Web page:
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Building a common supervisory approach for smaller banks

Banking supervision in the euro area has just marked another important milestone towards achieving a more consistent approach to supervising banks.

From this year onwards, a common methodology will be applied to the annual supervisory assessment of all euro area banks, including the smaller ones, operating within the Single Supervision Mechanism framework. These smaller banks – known as less significant institutions (LSIs) – are not directly supervised by the European Central Bank (ECB) but by the national competent authorities (NCAs) of the 19 member countries of the euro area. Their assessment, the Supervisory Review and Evaluation Process (SREP), is a core activity of ECB Banking Supervision and is conducted, with the necessary proportionality, by the NCAs.

Supervisors conduct the SREP on a regular basis to ensure that banks have sufficient capital and liquidity as well as adequate measures in place to mitigate any risks identified. The supervisors’ findings are documented and communicated to the banks, which are required to address any potential issues. Harmonising the SREP for smaller banks ensures that they are assessed in a similar manner irrespective of the country where they are located. This is an important step towards creating a level playing field in the euro area.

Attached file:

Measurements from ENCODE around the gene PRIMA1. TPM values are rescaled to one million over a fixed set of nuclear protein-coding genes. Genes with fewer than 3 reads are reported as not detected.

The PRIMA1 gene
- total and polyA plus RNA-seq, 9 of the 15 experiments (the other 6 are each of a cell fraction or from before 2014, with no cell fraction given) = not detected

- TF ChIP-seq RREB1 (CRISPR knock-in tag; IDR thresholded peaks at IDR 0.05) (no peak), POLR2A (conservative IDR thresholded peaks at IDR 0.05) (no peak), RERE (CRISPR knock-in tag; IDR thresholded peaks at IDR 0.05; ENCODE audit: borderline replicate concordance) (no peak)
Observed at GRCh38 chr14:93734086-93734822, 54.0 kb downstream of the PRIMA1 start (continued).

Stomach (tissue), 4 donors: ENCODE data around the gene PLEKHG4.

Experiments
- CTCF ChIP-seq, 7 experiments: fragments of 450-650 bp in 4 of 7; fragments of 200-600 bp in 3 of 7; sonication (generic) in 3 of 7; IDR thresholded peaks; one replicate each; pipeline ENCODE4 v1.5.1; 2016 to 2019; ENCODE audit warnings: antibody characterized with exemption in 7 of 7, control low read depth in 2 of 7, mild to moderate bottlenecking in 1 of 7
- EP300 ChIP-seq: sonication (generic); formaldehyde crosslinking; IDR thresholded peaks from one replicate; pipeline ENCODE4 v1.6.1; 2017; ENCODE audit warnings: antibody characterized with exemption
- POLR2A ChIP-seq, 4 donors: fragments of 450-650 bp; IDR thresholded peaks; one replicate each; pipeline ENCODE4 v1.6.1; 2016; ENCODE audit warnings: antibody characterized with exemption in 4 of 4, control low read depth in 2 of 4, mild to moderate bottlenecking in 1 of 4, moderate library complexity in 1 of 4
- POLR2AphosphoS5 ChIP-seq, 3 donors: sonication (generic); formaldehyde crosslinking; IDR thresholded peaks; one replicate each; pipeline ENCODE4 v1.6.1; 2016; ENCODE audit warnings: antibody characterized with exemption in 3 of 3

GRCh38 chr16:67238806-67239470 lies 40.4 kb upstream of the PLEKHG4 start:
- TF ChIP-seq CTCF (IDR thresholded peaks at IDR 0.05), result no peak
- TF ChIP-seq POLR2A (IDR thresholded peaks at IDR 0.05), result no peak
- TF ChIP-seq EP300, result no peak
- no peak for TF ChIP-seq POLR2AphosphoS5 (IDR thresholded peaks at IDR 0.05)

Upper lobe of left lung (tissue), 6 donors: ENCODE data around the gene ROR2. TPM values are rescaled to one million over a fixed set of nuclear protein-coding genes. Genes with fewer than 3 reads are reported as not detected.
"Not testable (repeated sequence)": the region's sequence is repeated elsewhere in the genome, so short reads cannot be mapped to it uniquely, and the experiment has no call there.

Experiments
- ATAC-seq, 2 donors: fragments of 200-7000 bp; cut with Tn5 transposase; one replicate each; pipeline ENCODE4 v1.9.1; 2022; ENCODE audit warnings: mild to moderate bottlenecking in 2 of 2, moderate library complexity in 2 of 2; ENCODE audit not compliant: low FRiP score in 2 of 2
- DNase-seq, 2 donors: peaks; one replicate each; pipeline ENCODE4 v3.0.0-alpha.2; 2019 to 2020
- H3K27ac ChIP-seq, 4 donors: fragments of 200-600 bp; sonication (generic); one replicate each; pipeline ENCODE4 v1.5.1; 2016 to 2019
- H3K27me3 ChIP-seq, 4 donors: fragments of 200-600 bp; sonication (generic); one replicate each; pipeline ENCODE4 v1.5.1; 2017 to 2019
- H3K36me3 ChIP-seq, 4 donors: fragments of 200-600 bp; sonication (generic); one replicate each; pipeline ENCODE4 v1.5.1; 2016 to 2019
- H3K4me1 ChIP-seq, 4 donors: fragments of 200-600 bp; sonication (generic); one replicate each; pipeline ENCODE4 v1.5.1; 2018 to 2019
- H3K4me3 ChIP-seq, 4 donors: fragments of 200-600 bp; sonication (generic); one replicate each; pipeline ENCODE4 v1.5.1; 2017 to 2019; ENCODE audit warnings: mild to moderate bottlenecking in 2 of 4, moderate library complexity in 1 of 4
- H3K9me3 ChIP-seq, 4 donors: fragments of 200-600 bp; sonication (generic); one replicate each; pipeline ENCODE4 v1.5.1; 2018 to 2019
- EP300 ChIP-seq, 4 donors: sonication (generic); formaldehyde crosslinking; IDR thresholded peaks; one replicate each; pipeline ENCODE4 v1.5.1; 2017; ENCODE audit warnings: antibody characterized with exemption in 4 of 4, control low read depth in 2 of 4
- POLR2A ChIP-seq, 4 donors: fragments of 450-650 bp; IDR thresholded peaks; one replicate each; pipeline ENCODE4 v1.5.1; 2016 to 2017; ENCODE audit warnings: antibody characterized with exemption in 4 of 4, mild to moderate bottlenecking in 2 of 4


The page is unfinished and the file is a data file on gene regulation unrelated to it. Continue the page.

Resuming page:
This common methodology for the SREP of LSIs is the result of a joint project by the ECB and the NCAs that started in 2015. To allow a smooth transition from national methodologies to this common one, NCAs have the option to stagger its implementation. Supervisors will apply the common SREP methodology at least to the high-priority LSIs this year and roll it out to all LSIs by 2020.

The methodology is based on the SREP Guidelines developed by the European Banking Authority. It builds on the ECB approach for significant institutions and on the existing national SREP methodologies. The methods and tools agreed by the ECB and national authorities are flexible and proportional to smaller banks. More precisely, the SREP for LSIs offers NCAs the possibility of adjusting the intensity and frequency of supervisory activities according to the banks’ riskiness and their potential impact on the financial system. This tailored approach includes different frequencies and different levels of granularity that can be applied when assessing the banks’ risk levels and risk controls or when reviewing how they assess their internal capital and liquidity needs, under both normal and stressed conditions. The SREP for LSIs is an ongoing process that is updated on a regular basis. Therefore, it will continue to evolve in the future.

Publication of the LSI SREP methodology booklet

To increase market transparency and convey supervisory expectations to the banks, the ECB has published a summary of the LSI SREP methodology. This booklet focuses on the general aspects of the methodology and on those aspects that are particularly relevant in the context of LSIs, such as proportionality.

A harmonised approach to the supervision of around 3,000 smaller banks in the euro area ensures that they are treated the same way by their supervisors and compete under the same conditions. A similar approach is also applied to the 119 bigger euro area banks the ECB supervises directly. Taken together, direct ECB supervision of large banks and a harmonised methodology for supervising smaller banks contribute to the improvements made to banking supervision in the euro area since the creation of the EU banking union.


European Central Bank

Directorate General Communications

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